The environmental footprints of agriculture in prehistoric Europe: Cultural groups and subsistence variability in time and space.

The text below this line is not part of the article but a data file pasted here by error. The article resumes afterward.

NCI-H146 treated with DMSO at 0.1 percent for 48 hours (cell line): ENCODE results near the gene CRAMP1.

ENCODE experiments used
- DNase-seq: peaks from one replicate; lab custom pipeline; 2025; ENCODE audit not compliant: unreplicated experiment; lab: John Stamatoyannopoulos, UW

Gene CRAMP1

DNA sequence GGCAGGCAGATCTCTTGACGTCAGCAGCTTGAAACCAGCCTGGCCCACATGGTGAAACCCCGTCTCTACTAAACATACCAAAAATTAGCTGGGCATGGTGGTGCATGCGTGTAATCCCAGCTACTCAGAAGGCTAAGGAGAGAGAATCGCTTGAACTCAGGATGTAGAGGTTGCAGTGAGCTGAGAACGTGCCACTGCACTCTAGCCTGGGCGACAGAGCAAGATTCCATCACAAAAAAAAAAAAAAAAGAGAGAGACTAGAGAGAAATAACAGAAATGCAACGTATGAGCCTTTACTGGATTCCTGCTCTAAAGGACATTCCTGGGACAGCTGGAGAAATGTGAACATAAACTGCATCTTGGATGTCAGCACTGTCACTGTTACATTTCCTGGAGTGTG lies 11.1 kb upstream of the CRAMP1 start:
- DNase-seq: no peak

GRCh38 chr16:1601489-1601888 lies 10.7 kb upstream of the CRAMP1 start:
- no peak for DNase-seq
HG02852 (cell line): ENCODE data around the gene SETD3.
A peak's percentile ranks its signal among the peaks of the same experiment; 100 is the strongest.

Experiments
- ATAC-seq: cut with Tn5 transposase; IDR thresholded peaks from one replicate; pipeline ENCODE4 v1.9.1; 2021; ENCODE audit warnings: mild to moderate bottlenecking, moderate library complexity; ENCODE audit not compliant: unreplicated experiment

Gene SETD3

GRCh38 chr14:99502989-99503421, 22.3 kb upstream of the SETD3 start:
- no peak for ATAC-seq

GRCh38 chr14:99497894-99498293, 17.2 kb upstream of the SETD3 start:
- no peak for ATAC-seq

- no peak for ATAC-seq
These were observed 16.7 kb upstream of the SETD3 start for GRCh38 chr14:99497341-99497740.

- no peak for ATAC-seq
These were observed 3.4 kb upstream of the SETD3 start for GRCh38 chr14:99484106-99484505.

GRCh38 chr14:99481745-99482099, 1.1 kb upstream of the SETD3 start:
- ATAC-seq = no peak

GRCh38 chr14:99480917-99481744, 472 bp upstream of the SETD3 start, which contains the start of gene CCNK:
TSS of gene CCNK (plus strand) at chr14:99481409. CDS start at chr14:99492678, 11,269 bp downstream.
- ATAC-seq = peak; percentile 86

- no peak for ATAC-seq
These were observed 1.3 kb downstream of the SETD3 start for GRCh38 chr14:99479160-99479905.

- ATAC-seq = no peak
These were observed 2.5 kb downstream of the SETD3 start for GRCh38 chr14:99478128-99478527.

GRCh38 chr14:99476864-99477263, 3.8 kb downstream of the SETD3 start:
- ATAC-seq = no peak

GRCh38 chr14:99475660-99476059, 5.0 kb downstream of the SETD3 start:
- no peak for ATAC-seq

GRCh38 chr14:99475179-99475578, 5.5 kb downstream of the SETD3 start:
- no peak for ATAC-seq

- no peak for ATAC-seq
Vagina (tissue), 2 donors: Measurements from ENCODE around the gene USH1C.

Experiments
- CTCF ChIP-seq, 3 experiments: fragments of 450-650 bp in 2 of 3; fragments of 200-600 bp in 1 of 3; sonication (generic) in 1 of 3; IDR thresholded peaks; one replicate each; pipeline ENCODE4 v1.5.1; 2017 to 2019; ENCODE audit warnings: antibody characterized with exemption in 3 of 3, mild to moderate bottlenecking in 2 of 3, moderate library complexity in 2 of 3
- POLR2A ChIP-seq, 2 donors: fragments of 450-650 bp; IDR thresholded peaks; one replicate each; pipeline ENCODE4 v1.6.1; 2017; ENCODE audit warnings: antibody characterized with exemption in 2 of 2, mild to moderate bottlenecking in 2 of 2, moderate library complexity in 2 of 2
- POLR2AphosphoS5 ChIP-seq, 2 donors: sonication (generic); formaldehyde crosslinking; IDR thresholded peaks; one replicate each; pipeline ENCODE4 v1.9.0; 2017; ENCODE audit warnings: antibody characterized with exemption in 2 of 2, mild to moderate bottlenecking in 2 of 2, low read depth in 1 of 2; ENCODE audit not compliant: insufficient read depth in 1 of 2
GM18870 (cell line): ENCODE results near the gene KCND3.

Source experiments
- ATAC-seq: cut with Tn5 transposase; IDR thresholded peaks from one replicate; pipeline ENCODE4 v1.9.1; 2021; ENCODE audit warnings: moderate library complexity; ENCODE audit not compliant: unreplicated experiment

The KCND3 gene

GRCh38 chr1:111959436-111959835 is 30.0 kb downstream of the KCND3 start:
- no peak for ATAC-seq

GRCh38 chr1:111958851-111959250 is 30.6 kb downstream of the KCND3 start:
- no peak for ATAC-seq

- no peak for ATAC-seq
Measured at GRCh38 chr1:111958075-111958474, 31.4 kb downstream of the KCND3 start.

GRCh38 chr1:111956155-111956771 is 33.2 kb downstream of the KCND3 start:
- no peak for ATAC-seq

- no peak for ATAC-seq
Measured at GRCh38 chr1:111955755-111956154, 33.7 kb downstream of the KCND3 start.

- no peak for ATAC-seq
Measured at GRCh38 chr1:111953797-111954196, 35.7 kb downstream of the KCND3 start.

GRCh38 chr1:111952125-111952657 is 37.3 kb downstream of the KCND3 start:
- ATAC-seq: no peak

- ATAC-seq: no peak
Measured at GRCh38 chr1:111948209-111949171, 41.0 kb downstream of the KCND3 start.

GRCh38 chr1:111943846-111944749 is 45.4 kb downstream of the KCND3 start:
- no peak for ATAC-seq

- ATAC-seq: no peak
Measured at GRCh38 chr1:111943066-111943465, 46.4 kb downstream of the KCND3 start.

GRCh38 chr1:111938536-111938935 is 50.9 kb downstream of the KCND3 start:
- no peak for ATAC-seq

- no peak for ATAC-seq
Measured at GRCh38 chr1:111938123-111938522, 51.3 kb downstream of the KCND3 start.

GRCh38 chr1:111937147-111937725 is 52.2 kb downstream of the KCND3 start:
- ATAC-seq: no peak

As agricultural societies advanced from southwest Asia towards Europe, they met a variety of environmental conditions and developed various subsistence strategies that changed as societies and agricultural technologies evolved, and growing population increased pressure on the land. Early Neolithic farmers settled on fertile loess soils and practiced intensive agriculture, planting fields annually while keeping livestock and applying manure on fields. As human populations grew, people spread out onto more marginal lands and developed specialized subsistence strategies in a variety of environments. The aim of this research is to classify the major subsistence strategies used in Europe from the beginning of the Neolithic to the onset of the Roman Empire. Using our historical population database we will distribute people on the landscape and estimate human impact on vegetation and soils. This work will help to evaluate the Ruddiman’s Early Anthropogenic Hypothesis that humans practicing early agriculture emitted significant amounts of carbon to the atmosphere through deforestation and keeping livestock.